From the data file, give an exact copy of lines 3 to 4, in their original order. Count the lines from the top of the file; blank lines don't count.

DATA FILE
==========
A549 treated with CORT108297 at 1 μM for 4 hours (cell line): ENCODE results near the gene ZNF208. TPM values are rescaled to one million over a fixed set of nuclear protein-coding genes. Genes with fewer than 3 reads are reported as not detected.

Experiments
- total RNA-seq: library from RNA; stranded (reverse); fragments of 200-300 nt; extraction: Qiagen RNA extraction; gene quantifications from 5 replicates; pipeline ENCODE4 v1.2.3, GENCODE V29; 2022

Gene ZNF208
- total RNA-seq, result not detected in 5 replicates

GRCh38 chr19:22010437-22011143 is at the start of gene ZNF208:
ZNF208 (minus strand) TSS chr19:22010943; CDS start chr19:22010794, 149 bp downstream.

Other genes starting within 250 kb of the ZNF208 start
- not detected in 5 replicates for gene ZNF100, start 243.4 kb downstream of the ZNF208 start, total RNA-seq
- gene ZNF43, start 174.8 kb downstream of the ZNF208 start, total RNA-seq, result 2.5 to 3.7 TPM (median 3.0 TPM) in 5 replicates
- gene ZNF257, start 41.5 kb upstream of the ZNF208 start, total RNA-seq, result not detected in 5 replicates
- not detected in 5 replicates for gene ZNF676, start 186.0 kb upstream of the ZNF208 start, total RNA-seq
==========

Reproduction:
- total RNA-seq: library from RNA; stranded (reverse); fragments of 200-300 nt; extraction: Qiagen RNA extraction; gene quantifications from 5 replicates; pipeline ENCODE4 v1.2.3, GENCODE V29; 2022

Gene ZNF208